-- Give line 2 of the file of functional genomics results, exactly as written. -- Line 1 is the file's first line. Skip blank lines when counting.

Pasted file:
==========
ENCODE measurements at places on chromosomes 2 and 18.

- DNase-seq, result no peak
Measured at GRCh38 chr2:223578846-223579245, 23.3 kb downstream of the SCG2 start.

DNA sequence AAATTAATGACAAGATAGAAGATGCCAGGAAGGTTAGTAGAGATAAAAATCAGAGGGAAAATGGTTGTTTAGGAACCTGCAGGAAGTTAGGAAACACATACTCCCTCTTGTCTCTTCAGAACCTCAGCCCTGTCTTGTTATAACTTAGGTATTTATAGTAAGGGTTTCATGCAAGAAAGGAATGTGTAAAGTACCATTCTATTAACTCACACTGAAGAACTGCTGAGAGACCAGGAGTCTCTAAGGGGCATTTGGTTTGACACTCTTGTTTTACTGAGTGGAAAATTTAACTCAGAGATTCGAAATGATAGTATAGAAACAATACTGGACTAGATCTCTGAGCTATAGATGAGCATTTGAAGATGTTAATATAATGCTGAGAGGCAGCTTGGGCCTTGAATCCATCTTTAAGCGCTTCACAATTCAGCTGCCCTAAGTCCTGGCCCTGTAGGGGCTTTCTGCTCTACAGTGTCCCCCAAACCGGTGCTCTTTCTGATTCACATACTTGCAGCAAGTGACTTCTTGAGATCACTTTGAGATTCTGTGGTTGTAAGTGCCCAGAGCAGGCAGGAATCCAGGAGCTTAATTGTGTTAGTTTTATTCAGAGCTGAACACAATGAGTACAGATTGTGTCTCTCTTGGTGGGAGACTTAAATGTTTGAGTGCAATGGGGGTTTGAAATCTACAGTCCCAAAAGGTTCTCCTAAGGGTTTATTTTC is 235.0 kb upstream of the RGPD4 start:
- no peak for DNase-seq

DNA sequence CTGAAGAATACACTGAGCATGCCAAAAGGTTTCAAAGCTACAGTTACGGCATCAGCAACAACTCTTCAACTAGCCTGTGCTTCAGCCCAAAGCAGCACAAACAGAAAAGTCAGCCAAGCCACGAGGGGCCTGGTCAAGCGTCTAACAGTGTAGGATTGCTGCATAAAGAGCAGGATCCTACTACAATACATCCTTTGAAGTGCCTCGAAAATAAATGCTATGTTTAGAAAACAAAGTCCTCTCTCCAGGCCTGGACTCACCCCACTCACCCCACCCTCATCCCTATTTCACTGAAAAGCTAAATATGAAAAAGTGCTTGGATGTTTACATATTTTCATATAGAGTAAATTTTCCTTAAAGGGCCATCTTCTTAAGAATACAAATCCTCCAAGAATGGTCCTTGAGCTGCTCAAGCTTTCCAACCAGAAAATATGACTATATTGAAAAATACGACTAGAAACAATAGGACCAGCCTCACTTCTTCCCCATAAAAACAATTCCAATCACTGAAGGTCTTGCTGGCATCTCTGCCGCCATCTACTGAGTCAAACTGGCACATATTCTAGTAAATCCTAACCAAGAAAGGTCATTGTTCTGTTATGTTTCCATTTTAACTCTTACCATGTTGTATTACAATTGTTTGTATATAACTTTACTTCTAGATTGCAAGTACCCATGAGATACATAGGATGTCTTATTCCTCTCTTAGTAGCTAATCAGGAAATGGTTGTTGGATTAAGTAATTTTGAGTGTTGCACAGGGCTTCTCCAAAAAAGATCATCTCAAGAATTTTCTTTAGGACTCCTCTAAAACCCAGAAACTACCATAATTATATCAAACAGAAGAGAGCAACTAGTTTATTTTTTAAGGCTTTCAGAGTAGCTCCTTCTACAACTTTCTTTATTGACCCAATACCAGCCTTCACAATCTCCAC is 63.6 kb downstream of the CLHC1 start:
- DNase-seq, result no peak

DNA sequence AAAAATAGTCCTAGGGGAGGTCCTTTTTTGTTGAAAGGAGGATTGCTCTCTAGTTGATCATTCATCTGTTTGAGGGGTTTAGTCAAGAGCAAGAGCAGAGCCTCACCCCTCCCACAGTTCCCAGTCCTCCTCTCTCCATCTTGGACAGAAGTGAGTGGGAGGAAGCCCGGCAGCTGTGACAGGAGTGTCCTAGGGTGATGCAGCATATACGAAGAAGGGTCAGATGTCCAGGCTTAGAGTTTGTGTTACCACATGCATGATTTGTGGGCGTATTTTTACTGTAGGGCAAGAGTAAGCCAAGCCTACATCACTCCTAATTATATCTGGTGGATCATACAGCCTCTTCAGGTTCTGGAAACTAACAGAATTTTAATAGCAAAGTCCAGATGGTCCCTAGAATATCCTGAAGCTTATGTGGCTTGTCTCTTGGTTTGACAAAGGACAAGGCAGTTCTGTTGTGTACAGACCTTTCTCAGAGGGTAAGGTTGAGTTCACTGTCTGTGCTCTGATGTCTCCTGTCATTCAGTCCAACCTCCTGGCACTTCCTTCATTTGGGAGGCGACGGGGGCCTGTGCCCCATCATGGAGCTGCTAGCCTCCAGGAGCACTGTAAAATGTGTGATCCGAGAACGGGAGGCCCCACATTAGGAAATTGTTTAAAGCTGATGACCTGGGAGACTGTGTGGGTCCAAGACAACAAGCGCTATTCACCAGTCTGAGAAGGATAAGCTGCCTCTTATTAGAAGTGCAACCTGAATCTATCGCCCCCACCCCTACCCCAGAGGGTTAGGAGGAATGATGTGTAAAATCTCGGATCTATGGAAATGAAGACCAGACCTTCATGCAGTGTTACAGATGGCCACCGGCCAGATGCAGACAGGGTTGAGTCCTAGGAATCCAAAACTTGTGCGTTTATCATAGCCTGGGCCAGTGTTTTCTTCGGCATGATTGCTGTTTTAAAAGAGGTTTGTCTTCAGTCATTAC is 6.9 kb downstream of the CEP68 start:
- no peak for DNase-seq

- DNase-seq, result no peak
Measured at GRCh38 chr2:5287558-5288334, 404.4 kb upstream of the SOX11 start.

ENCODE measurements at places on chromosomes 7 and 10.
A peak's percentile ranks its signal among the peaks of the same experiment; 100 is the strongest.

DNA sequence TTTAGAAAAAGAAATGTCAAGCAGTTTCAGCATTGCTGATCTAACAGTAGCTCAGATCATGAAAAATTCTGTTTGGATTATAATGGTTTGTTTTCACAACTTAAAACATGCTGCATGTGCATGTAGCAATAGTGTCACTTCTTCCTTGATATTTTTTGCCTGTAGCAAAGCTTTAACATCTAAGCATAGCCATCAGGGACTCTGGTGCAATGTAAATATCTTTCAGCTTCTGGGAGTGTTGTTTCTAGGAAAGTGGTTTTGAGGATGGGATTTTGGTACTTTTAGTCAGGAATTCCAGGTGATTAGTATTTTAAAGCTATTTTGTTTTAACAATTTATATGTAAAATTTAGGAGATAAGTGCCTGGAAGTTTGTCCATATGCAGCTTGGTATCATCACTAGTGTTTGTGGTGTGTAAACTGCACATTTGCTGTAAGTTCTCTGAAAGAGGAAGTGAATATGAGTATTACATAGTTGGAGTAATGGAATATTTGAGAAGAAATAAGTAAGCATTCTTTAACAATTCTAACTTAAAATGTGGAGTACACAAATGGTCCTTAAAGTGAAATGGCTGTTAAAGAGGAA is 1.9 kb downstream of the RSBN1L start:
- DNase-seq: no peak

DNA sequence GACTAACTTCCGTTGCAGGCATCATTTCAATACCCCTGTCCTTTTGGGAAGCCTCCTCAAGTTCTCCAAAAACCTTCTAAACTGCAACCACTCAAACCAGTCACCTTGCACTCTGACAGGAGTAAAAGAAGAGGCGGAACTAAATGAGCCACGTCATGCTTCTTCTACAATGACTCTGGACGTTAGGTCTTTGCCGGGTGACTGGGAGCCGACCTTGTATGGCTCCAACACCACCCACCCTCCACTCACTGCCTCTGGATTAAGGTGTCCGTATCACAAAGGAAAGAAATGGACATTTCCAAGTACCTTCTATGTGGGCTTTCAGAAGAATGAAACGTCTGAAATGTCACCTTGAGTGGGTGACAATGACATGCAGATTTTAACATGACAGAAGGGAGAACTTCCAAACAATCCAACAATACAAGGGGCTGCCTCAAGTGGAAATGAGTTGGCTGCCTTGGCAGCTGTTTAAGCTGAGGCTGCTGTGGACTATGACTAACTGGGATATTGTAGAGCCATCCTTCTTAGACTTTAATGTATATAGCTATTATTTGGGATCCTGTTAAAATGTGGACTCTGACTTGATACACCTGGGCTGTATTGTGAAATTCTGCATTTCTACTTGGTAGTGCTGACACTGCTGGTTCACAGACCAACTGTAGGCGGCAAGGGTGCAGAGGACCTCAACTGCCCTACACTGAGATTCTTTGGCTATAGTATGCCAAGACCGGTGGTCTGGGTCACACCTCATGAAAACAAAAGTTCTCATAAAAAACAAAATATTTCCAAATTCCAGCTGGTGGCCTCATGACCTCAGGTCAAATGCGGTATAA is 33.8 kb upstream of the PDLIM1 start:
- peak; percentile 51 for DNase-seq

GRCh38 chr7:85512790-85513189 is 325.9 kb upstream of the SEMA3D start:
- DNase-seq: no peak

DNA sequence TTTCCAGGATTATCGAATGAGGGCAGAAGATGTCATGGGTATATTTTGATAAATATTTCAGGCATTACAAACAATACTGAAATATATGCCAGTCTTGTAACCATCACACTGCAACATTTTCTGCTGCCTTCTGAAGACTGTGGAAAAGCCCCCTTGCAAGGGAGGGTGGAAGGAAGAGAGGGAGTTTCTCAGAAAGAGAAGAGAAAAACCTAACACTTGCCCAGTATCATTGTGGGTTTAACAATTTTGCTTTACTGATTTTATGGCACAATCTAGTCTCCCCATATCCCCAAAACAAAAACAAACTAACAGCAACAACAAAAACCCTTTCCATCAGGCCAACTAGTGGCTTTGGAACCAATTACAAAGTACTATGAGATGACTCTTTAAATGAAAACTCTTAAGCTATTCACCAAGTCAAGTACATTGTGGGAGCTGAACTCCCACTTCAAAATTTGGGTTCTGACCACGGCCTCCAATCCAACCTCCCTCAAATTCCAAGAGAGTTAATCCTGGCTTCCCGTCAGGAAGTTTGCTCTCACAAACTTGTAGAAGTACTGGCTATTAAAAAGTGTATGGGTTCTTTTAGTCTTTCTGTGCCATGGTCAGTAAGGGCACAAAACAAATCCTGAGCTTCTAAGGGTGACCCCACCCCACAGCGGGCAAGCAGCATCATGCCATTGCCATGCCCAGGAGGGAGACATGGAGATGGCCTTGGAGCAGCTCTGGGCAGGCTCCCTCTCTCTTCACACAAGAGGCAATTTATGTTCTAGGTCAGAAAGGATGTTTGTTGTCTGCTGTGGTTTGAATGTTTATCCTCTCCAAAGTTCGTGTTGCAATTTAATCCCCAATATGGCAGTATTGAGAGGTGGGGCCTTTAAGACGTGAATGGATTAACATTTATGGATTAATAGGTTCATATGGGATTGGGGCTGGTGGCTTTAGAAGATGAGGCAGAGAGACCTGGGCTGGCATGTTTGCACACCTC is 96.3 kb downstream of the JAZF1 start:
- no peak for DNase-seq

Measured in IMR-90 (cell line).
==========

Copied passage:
- DNase-seq, result no peak